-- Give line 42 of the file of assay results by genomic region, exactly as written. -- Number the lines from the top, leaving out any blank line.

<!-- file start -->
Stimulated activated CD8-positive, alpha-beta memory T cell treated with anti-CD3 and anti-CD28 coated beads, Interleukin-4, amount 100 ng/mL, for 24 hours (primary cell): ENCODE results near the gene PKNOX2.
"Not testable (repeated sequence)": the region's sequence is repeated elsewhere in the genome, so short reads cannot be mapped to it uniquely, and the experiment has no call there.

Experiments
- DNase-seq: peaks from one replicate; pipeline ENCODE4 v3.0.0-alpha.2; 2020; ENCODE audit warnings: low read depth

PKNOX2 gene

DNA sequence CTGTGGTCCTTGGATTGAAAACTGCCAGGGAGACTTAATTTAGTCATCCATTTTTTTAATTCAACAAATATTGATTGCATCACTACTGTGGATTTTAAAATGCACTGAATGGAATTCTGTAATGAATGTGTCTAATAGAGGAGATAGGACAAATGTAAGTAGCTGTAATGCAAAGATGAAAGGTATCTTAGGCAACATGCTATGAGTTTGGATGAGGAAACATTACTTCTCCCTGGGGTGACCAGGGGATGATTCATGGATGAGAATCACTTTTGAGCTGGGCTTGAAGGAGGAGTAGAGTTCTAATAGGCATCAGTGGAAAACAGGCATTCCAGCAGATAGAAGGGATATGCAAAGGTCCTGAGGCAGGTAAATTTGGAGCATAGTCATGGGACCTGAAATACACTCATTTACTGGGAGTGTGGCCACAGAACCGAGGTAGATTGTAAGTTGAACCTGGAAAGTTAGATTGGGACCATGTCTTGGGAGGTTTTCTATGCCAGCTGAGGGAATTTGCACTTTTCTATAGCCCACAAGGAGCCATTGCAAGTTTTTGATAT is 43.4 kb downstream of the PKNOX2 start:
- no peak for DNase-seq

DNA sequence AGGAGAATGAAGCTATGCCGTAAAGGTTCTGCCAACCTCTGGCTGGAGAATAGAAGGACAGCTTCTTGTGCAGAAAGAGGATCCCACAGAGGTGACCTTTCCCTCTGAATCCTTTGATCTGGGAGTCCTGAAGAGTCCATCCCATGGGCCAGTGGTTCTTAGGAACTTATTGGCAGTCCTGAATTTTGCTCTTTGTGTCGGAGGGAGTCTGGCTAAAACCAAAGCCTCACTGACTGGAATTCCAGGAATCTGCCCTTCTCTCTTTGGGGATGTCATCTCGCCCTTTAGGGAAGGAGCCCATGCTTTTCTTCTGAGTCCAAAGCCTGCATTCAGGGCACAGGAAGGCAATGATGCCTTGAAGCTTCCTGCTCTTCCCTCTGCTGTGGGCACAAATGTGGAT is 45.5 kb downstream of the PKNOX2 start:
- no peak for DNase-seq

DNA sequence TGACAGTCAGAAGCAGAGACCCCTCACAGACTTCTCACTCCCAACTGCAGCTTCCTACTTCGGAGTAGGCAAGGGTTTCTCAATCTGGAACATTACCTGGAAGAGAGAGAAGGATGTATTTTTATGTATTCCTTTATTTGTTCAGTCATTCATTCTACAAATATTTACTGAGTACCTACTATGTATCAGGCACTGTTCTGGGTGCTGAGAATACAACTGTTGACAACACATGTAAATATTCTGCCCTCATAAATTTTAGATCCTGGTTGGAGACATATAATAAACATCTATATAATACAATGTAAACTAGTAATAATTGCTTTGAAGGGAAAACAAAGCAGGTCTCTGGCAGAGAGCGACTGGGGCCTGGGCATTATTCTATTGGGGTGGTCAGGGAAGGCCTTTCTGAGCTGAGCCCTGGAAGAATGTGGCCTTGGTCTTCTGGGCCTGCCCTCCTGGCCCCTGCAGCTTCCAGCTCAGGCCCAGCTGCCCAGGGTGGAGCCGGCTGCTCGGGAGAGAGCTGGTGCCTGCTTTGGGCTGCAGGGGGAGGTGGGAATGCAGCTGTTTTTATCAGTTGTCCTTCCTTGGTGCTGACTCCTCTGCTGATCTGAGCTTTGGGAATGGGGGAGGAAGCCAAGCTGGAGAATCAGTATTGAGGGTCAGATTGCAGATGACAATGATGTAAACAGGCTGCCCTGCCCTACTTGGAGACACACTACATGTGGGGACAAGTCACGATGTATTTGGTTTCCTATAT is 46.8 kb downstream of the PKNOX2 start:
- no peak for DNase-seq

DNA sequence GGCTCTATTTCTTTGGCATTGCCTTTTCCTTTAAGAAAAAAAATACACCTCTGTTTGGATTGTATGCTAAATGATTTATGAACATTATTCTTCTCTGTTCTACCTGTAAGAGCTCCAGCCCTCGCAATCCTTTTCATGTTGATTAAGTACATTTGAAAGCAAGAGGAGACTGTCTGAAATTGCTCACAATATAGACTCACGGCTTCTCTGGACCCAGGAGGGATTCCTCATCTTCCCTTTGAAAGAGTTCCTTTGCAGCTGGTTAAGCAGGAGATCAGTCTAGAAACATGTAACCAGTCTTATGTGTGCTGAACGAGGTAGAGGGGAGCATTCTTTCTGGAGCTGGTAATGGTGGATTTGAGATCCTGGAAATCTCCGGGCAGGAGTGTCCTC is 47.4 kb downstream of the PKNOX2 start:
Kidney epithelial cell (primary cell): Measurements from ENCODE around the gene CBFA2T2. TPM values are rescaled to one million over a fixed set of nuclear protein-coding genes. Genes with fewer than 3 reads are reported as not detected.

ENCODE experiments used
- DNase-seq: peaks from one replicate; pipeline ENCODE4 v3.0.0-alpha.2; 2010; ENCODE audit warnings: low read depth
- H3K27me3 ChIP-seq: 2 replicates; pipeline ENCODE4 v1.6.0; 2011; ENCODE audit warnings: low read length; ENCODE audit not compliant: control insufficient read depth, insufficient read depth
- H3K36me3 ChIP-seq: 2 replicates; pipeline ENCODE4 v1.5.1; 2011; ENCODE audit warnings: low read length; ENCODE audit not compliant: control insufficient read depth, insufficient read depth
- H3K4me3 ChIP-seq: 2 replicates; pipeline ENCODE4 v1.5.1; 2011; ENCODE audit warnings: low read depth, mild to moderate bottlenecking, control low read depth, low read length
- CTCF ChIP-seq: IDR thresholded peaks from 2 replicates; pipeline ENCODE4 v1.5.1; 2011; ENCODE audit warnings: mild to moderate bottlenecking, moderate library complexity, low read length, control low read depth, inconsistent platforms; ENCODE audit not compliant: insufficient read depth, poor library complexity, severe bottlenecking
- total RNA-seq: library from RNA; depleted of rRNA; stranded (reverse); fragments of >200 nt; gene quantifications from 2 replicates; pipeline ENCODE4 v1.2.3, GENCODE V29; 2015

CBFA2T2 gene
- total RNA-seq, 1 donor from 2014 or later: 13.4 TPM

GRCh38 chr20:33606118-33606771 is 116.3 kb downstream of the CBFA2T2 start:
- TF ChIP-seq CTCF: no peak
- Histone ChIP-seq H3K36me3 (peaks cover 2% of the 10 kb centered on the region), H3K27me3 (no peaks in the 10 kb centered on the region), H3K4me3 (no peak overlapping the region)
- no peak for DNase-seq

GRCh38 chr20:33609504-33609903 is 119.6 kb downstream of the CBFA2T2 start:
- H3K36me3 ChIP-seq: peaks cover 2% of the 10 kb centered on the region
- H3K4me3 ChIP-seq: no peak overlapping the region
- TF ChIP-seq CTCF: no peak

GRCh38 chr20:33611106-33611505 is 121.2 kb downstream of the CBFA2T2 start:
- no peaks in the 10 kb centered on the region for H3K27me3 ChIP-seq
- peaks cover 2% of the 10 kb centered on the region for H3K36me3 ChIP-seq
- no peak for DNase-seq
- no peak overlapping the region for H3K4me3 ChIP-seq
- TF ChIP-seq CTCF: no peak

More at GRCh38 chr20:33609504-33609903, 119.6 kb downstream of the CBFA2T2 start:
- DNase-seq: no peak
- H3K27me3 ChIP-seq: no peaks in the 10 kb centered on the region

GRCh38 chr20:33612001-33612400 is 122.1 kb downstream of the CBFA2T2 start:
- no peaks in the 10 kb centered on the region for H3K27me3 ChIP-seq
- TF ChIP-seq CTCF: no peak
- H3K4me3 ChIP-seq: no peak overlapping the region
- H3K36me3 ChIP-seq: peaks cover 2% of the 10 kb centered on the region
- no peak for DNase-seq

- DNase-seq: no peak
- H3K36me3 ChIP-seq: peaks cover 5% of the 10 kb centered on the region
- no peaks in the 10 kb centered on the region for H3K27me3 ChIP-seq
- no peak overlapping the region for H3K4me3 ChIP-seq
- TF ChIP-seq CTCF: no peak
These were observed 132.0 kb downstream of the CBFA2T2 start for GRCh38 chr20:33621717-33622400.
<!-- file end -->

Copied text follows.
- TF ChIP-seq CTCF: no peak